Making: Ointment & salves

– a simple natural, traditional way to use herbs topically for a kitchen first-aid kit. Ideal for cuts, bruises, aching joints and many more...

Homemade ointments and creams fir well in a home remedy medicine chest.  Plus, if you make them yourself, you know exactly what went into them.  They last a long time and are so simple, that once you know how, you will be making them for everyone. It’s addictive!

There are many many recipes available online, most of which advice weights for measurements.  I have always found these difficult as kitchen scales don't weigh small amounts.  I love simple things, and these following recipes have been a trial of love and error, and are easy to slap together!

The Basic recipes are as follows, where oil is used, any type of infused oil can be utilised. To learn how to make infused oil, click here

OINTMENT/SALVE RECIPE 

Method 1:

you will need:

  • Clean sterilised jars, even recycled jam pots will do, the tiny single serving ones are ideal for travel and for splitting up batches for presents.
  • 4-5 parts oil (e.g  100ml)
  • 1 part beeswax (eg 20g/1Tbsp)

Gently heat the beeswax and oil together over a bain-marie (a glass bowl set over a pan of gently simmering water) until the beeswax has melted and combined.  To test consistency, place a drop on a cold saucer from the fridge to see how it sets.  If it is still too runny, add more beeswax. If it is too hard, add more oil.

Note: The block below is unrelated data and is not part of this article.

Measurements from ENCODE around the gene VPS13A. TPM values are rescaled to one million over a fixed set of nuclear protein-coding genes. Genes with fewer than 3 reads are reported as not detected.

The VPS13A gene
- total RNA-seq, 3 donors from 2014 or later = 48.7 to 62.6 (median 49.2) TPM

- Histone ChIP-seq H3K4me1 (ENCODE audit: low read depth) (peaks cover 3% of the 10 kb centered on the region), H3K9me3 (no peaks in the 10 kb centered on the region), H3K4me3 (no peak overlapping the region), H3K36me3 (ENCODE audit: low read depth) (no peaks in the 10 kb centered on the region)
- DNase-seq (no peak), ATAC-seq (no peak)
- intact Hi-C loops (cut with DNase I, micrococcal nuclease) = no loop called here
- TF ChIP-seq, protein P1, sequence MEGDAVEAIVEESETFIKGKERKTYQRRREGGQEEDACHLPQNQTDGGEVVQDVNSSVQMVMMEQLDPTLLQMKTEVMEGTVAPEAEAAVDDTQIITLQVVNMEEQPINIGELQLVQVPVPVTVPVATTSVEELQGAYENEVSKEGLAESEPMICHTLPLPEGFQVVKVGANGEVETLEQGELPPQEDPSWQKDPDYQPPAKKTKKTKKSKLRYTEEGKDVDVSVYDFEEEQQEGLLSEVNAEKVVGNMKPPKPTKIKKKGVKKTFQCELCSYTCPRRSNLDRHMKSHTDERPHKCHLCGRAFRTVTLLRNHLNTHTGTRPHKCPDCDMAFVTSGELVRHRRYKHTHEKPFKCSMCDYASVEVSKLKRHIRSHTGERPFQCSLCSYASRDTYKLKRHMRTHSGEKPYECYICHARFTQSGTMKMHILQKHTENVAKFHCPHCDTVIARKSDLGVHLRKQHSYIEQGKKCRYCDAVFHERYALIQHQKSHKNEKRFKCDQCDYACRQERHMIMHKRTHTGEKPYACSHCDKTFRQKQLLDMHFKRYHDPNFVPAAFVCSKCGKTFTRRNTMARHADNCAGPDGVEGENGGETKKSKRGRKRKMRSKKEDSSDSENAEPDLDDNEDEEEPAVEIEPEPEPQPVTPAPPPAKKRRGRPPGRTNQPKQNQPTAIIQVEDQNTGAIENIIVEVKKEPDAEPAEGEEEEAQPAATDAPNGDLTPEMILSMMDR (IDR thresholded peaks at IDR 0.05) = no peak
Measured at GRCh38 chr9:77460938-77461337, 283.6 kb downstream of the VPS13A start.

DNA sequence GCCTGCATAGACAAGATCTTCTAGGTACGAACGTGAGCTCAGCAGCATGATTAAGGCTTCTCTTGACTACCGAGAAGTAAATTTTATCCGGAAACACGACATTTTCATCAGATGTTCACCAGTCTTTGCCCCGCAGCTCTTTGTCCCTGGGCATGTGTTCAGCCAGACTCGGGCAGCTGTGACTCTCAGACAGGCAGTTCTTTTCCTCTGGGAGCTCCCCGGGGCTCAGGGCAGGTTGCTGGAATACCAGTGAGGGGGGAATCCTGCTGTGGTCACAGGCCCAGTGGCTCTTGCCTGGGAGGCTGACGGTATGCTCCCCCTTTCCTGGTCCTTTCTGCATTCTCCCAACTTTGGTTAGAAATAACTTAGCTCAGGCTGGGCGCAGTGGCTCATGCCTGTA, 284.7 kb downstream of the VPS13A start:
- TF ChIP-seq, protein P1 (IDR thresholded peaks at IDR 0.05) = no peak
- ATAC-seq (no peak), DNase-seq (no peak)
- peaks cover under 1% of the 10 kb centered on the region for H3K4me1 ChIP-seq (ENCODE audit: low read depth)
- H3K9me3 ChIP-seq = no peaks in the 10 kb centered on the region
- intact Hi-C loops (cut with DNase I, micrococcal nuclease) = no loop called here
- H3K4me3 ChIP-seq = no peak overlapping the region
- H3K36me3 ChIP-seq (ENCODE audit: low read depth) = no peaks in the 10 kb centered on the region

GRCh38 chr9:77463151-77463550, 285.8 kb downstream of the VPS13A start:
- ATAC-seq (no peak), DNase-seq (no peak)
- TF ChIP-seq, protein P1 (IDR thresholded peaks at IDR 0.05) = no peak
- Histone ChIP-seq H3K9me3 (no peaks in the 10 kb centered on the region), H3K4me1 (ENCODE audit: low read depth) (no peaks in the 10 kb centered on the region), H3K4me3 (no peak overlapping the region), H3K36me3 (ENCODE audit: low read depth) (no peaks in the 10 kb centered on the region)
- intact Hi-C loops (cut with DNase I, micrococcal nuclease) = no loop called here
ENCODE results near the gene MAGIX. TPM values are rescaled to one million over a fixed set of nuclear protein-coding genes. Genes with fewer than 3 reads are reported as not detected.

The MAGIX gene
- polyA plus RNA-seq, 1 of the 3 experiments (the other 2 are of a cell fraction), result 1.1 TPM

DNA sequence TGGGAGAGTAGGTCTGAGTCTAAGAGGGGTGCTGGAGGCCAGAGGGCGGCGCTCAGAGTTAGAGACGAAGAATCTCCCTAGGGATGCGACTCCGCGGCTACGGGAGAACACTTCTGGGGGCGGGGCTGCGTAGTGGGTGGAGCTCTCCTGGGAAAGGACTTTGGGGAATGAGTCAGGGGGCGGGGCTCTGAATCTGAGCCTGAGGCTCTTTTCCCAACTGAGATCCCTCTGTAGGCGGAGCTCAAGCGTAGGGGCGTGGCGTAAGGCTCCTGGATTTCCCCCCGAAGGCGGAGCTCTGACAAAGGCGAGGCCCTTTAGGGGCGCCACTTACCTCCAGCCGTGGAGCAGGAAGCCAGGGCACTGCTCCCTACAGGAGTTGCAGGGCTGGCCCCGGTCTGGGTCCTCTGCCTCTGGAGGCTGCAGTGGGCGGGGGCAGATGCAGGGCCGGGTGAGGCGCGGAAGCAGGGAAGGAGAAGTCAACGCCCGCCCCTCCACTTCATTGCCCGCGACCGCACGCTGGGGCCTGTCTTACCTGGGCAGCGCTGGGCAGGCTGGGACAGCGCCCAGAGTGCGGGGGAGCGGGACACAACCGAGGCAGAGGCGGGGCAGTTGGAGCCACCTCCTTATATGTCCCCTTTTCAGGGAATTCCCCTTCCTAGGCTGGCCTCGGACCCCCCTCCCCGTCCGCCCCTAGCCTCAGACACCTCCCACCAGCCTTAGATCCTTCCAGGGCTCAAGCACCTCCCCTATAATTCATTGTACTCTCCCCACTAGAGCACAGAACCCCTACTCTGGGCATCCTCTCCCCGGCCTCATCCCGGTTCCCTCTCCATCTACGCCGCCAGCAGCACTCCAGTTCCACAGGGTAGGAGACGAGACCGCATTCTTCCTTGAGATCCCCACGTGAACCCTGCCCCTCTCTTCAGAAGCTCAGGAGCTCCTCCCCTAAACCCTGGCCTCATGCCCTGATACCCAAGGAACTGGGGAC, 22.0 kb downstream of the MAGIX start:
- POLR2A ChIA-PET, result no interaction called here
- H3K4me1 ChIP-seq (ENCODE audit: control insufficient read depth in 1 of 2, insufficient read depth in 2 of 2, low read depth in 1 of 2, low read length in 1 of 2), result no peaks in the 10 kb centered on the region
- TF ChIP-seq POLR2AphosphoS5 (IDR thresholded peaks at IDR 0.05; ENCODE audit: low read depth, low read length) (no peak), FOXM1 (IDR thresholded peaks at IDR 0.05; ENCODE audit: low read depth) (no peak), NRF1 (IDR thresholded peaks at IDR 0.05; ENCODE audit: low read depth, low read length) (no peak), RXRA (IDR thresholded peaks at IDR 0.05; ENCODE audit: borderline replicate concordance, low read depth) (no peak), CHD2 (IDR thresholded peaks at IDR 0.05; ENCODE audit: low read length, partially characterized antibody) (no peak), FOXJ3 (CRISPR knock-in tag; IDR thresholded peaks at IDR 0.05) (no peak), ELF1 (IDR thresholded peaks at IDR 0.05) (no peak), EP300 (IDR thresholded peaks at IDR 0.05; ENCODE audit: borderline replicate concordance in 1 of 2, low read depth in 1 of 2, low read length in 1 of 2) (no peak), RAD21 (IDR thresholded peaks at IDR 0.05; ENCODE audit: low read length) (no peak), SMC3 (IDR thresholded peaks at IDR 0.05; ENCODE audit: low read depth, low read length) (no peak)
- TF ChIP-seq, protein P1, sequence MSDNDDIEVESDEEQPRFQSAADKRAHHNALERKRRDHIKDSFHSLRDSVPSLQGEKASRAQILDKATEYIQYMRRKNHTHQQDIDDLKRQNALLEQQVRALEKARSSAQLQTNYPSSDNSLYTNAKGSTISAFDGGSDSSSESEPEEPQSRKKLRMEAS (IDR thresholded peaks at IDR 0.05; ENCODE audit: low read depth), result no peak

After removing from heat and cooling a little, essential oils can be added for scent or therapeutic use.  The rule is generally 2% of oil to the base mix (remember 20 drops of essential oil make 1ml). For more gentler oils like lavender and tea tree, up to 5% can be added, but the best way to tell is use your nose! When it smells of the herb, then it should be sufficient.

These can now be decanted and left to set in a cool place or the fridge.

1% vitamin E oil will help preserve in very hot weather.

Extra hints:  For a moisturising hard body bar, add more beeswax and set in a small container that it can be removed from.  This will then melt gently in your hands and moisturise your skin.  It is best to add other oils for this purpose, for example cocoa butter or shea butter, which set at room temperature anyway so less beeswax will be needed in these cases. It’s all about experimentation and finding mixes that work for you.  For lip balm, again use more beeswax for a firmer salve place in small jars.

Method  2: powdered herbs

If you only have powdered herbs, you can mix 1 part powdered herb to 4 parts oil and simmer over a gentle water bath for one hour then strain.  This is great for warming salves like ginger (or used more sparingly: Cayenne). Make the rest of the ointment as per method one.

Method 3 for vegans:

Cocoa butter melted down gently and mixed with 10% oil or shea butter and 5% oil. For this method you need to infuse the entire mixture with the herb at this point, then strain and jar.

 

Herbal ointments and their actions

Choosing an infused oil for your ointment:

  • Calendula flowers (Calendula officinalis)- Great for skin healing, an anti-microbial. 
  • St. John's Wort (Hypericum perforatum) - This herb is used for nerve pain and aching joints. It is also an excellent remedy for the pain and scar reduction of burns. It is also anti-viral and can be used for shingles lesions. 
  • Elder Leaf (Sambucus nigra) - Inflammation and pain of strains, sprains and bruises.
  • Daisies (Bellis perennis) - A British arnica, great for bruises.